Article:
A recent WSJ/NBC News poll showed that Hispanics now self-identify as Democrats rather than Republicans by 51% to 21%. Restrictionist Republicans like to spin this as proof that Hispanics, like blacks, are lost to the party, and that more Mexican immigration inevitably means more Democratic voters. Leaving aside that such determinism betrays a lack of confidence in the appeal of Republican principles, the Hispanic-black comparison doesn’t hold up.
    Black GOP support has hovered around 10% since 1992, according to exit polls. Hispanic support for Republicans over the same period has often been more than three times higher. Unlike blacks today, Hispanics are a legitimate swing voting bloc, and the GOP’s current low standing among Hispanics represents an ominous reversal of recent trends.

    In 2004, exit polls showed Republicans winning 44% of the Hispanic vote, up from 35% in 2000 and 38% in 2002. As Democratic strategist Simon Rosenberg noted after last year’s elections, “the Latino vote had swung more heavily into the Republican camp than any other vote in America. They went from 21% in 1996 to 44% in 2004. This was a doubling of the Republican market share, one of the most significant political achievements of the Bush era.”

    But in the run-up to last year’s midterm elections, Republicans chose to make immigration their lead issue. The GOP leadership in Congress encouraged talk radio and cable news shows to inflate the illegal alien problem, and Republican candidates took a hard-line anti-immigration stance in hopes of turning out GOP voters. It didn’t work. Not only did the strategy fail to help Republicans hang on to their majorities in Congress, but support from Hispanic voters fell to 29%, the lowest level this decade. If running against illegal immigration were a winner, Arizona’s J.D. Hayworth would still be in Congress.

    By the way, the growth in the Hispanic population will continue regardless of what happens with immigration from now on. The number of Hispanics who already hold green cards guarantees that their share of the electorate will increase over time even if Congress could seal the Southern border tomorrow. The GOP should be competing for these voters rather than driving them away with a barely concealed message of “Mexicans, go home.”
    Notwithstanding the small but loud segment of the GOP base preoccupied with the issue, hostility to immigration has never been a political winner. Like trade protection, people protectionism always polls better in telephone surveys than on Election Day. For a Presidential candidate especially, it sends a negative message rather than one of optimistic leadership. If GOP candidates can’t support Mr. Bush and Senator Jon Kyl on immigration, they should at least avoid the kind of demagoguery that will hurt their party for years to come.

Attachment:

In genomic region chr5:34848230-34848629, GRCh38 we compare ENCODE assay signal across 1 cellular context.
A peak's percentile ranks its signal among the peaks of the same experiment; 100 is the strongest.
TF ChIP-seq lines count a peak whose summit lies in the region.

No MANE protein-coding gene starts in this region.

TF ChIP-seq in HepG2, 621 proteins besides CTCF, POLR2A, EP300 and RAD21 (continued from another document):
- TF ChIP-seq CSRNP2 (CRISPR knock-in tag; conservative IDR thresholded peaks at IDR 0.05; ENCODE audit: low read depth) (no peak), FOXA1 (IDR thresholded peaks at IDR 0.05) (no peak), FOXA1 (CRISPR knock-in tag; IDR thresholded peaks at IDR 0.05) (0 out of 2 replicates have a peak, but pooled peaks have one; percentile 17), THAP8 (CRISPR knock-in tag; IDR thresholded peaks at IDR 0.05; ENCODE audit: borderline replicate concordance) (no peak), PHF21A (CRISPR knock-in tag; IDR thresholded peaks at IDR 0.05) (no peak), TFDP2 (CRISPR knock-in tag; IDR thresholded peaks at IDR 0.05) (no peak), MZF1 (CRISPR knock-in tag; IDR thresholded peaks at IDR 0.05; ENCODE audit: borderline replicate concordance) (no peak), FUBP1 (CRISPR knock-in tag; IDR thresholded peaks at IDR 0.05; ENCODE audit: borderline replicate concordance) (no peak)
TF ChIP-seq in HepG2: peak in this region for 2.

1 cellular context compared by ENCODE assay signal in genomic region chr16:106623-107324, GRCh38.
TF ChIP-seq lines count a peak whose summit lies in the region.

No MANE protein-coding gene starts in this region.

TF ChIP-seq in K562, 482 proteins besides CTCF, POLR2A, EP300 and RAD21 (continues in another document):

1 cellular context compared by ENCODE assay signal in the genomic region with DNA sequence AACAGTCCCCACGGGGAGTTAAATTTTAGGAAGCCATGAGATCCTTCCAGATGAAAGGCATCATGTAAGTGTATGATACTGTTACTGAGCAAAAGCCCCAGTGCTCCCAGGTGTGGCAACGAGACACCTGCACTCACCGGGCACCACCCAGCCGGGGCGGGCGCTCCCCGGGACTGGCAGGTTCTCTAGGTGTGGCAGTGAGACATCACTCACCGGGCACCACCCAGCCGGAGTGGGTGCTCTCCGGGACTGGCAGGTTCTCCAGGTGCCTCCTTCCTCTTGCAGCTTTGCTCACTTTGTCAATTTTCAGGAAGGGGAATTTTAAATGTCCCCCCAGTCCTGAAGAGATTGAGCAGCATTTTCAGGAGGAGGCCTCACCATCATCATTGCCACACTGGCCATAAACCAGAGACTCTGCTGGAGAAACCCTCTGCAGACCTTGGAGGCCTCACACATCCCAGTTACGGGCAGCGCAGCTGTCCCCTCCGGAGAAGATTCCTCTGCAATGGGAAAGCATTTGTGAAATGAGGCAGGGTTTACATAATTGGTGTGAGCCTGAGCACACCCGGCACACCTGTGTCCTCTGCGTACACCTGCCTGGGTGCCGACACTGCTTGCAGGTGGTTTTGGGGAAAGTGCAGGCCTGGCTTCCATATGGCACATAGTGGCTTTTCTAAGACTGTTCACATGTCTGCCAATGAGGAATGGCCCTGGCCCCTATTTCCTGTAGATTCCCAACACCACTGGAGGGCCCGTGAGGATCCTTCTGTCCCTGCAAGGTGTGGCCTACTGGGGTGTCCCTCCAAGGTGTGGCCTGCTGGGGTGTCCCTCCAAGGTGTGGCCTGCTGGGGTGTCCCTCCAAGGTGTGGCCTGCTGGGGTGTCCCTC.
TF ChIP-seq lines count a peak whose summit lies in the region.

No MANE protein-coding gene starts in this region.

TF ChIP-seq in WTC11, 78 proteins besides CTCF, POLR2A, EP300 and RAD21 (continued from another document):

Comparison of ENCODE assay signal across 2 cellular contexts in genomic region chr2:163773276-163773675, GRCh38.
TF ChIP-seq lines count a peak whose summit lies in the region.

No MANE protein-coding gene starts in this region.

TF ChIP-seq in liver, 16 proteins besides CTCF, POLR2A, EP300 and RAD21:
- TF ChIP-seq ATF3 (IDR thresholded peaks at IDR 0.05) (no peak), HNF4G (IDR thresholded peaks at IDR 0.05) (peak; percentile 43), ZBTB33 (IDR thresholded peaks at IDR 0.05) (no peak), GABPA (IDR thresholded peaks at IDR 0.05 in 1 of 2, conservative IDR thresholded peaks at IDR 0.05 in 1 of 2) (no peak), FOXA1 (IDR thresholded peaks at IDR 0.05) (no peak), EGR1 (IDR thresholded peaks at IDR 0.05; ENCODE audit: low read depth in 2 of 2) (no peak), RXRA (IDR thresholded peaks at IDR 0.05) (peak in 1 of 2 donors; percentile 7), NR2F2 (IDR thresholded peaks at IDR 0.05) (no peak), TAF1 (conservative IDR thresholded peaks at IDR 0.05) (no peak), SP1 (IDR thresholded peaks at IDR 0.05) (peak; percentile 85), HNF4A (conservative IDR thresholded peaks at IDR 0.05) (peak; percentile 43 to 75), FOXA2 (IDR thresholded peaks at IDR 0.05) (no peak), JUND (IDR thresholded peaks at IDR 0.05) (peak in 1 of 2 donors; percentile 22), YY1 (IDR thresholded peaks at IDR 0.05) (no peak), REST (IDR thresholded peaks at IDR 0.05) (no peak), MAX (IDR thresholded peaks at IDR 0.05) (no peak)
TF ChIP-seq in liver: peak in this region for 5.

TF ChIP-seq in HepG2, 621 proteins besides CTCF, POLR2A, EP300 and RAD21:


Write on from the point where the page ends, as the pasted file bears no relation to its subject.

13. John Light said on 27 Jun 2007 at 2:42 pm:
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    A big wall will NOT stop them. It could be 10 miles high, and they won’t stop. Have you EVER heard of TUNNELS??? It’s time to take this seriously, folkes. I don’t care if these people are pregant, poor, out of work. What I care about is are they legal.

    How about the punishment for those who hire illegals be the same as the illegals??? Follow the precedent mentioned in another thread on “Operation WetBack” and send them to south Mexico along with the people who they hired.

    What? These employers don’t have their passports with them??? Too bad, so sad. Let the Mexican government deal with them. Maybe THEY will do to the Americans without documentation what OUR govt WON’T do to the illegals in OUR country.

    And yes, folkes, this really is about more than the Hispanics. But if they won’t vote for you because you are against illegal immigration, then good for you. The louder they are the more of an activist the LEGAL US CITIZENS will and SHOULD become!!!

  14. Riley, Not O'Reilly said on 27 Jun 2007 at 4:01 pm:
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    We need to secure our northern border, too. Border Patrol is a joke in many areas up there — literally a wooden shack on a dirt road manned by one person. Just look at the recent case of the lawyer with TB who was quarantined and not supposed to reenter the U.S. who got through with no problems whatsoever and that was at a crossing more sophisticated than most along the northern border.

  15. freedom said on 29 Jun 2007 at 6:50 am:
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    …but John, the border must be secured….no, a wall (double fence??) alone won’t do it, but it will certainly make it more difficult and with the “wall” in place, will render other monitoring techniques more effective.

    …and i agree with you on punishing — severely — employers of illegals!